I'm not sure that even if I had the money I'd pay for OnShape. AutoDesk have great products but I find it very difficult to like them and their view of hobbyists.


I've mostly switched from Fusion to Onshape. Fusion does have features Onshape doesn't have, but most of them are beyond the needs of someome designing models for 3D printing.

Onshape seems to respect their users, and Autodesk treats you like shit. Fusion has all sorts of logic errors that cause it to perform terribly or crash. And it still has all sorts of weird DPI display issues.

So, I corroborate your impressions. I don't think you have to give Fusion a fair shake, your impression is spot-on.

rasterweb avatar

I recommend OpenSCAD for people like me. It's parametric, open source, text based, code based, no cloud, no subscription, no corporate bullshit. I've got thousands of .scad files, some over 10 years old, and I can open them all.

Flaky_Fish69 avatar

I've used OpenSCAD for a fair number of things. The issue I have with it is importing airfoils is... not easy. but it being scripted is nice- the files are small, it runs light, and you can program a lot of if-thens to abort compiling if the parameters go too far out of whack.

I want to learn freecad again now that they're adding simulation to it.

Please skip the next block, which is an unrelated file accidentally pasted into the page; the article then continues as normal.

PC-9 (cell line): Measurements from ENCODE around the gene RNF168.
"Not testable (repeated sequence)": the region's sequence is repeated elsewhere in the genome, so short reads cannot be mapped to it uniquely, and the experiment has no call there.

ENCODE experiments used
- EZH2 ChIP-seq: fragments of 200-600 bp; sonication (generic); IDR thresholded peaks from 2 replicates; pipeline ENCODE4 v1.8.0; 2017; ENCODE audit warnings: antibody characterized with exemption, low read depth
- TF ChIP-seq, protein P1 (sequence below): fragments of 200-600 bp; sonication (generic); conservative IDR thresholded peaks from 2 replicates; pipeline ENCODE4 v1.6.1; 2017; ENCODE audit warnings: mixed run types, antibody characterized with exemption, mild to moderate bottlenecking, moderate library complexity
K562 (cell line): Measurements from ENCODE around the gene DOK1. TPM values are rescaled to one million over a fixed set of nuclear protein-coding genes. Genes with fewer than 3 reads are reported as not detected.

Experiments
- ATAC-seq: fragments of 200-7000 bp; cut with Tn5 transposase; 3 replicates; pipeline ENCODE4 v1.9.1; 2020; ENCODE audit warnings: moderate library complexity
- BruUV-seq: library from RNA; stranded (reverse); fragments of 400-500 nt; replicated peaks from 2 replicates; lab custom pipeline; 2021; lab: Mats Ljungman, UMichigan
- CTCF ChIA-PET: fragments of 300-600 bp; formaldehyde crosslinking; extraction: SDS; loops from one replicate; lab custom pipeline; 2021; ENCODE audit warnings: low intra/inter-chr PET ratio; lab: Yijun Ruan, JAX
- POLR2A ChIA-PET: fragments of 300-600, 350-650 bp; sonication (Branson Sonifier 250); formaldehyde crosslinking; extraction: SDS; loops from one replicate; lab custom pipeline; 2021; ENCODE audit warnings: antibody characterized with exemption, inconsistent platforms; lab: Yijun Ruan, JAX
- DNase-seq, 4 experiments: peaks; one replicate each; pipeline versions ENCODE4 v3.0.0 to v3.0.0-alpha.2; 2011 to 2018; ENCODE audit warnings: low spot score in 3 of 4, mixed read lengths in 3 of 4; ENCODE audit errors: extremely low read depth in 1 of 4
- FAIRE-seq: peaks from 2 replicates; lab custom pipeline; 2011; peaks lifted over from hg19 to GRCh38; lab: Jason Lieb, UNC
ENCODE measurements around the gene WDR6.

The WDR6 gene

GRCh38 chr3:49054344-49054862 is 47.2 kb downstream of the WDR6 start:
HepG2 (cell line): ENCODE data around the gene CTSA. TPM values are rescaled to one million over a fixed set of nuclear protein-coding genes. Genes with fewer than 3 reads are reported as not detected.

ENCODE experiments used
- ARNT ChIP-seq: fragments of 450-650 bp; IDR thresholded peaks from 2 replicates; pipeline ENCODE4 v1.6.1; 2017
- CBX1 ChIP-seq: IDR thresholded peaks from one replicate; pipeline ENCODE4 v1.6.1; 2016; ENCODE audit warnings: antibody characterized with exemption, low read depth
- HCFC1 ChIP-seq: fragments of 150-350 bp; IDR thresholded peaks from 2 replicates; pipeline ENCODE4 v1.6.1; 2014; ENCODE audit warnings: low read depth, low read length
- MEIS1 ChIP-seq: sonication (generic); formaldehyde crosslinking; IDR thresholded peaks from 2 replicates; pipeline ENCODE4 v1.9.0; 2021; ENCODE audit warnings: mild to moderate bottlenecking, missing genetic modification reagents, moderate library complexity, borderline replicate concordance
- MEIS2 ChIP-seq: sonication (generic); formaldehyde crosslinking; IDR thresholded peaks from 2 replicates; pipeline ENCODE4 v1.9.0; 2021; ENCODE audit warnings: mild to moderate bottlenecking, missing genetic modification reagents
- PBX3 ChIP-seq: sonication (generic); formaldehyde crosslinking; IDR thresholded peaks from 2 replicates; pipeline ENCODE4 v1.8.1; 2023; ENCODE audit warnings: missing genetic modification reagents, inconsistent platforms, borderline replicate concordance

... Find a copy for Autodesk 123d. It is Autodesk but they don't want you to use it.. it's local (not online) and it just works

Inamin avatar

Definitely fusion. I had no trouble learning fusion with no tutorials for the basics. ie draw, extrude etc. I loaded up freeCad yesterday and had no idea what to do. this is my current little project designed in fusion.



I really liked fusion360 the only problem is they keep changing licensing. All of my experience is as a hobbyist so it really is a pain when they cripple my cnc or limit the number of projects. Who knows they might start charging for colors or something crazy like Adobe.

I wish i would have started with onshape or freecad. Also I think solidworks is extremely discounted for EAA members


Onshape is really not hard to pick up coming from Fusion 360

Inamin avatar

totally agree. I do my hobby work under a work funded fusion account. If I didn't have paid fusion, I'd probably persevere with freecad or use onshape. I liked using onshape - it's pretty similar to fusion from my experience. I haven't tried tinkercad yet. TBF the charging for colours was a pantone thing. What shits me with fusion is if you want to render an animation you still have to pay for it to be rendered in the cloud even with a paid subscription. use case is pretty limited but it would be a nice thing to play around with, especially given most home computers are more than powerful enough to render at home.


I have a preference for Autodesk Fusion360 for many reasons, and the new integrated 3D printing capabilities have really improved to the point that I can send ready to print files directly to my Ender.


I've used Onshape a bit and it is nice. Free accounts files are posted publicly, but to me that isn't a huge deal.